• Demont

    Good point on why their tactics are actually effective. If the Bush administration was able to convince me we had a reason to be there, nay, if the reasons they’ve already given weren’t riddled with lies this April outburst would not have nearly the same effect.

    End to major what? All I remember is the flight suit… damn he looked sharp.

    PS. Good Hellboy review

  • http://dumpsterbust.blogspot.com/ Eric Berlin

    Interesting analysis. Shocking that the number of US dead has just about doubled since the time of its writing.

    I think your parallels are clear — perhaps more clear than you intended. My opinion is that Iraq 2004 resembles (still) the early Vietnam years, before US opinion against the war truly became organized and outraged. There are other factors now, of course: there’s more at stake than losing face by pulling out, the least of which is leaving behind a greater hotbed of terrorism than the one that was there pre-invasion.

    Eric Berlin
    Dumpster Bust: Miracles from Mind Trash
    http://dumpsterbust.blogspot.com

  • Shark

    Eric, sadly, the current facts on the ground continue to reinforce points I made almost 10 months ago.

    Iraq is a DEADLY QUAGMIRE no matter how you slice it. No one seems to care, tho — and *no one is being held accountable for this historic disaster.

    *that reelected lying lowlife motherfucker President Bush will be held accountable by ‘history’, but it’s too late to stop his chickenshit, sociopathic, flaccid ass.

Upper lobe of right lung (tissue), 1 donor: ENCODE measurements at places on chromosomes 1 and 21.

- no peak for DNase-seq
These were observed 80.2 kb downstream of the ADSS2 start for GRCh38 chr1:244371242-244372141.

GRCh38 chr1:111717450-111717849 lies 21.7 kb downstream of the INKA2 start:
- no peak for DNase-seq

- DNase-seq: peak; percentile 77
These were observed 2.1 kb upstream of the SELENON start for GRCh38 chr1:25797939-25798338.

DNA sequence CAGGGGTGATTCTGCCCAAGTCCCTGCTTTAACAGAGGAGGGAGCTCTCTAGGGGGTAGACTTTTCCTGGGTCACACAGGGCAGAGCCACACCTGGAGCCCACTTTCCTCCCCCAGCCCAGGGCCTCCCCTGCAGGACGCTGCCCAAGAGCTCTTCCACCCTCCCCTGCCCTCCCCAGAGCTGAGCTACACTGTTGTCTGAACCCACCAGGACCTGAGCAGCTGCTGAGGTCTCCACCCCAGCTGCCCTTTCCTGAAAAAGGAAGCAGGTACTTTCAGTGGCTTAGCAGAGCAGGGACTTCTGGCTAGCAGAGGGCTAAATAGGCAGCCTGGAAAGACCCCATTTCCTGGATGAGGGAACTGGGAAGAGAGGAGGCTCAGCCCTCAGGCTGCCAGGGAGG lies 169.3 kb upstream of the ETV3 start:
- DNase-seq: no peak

Eric B: “…there’s more at stake than losing face by pulling out, the least of which is leaving behind a greater hotbed of terrorism than the one that was there pre-invasion.”

    So we can’t leave?

    Until the terrorsts are ‘gone’?

    Or until the country is ‘secure’?

    Or until after the ‘handover’?

    (Oh, wait, that happened last June; never mind…)

    Or until after the “elections” in January?

    When like 1 or 2 out of 10 might vote?

    ahahaha.

    We’ll leave when ______. (fill in the blank)

    ===========

    By the way:

    If you want terrorists, let’s invade our friends the Saudis.

    Anyway, I disagree with the basic assumption that ‘we can’t leave’ Iraq. Two reasons: like Nam, we’ll eventually leave under circumstances no better than today’s — except with more dead Americans.

    Secondly: Shark has a plan.

  • Ron S.

    shark’s post:
    “president george w. bush – who missed out on the vietnam war because he was protecting the borders of texas and alabama from communist invasions…”

    boy, i think we’re getting way too nit-picky when a pilot in the guards performs a successful mission (did gw or did gw not help keep houston safe from the vietcong?) and yet still gets criticized for a minor little detail like some war going on overseas.

    sheesh!!

  • http://www.elitistpig.com Dave Nalle

    Didn’t I already make a post on this same subject that actually made sense?

    Oh yeah, I did.

    Dave

  • General Mills

    Ya’ll a bunch of pussies!

    Ya’ll talkin’ bout strategic defensive posture…. et al.

    Hell, I’d rather have a strategic offensive posterior!

    ……………(_|_) <—–MOON SHOT!!!

    KMA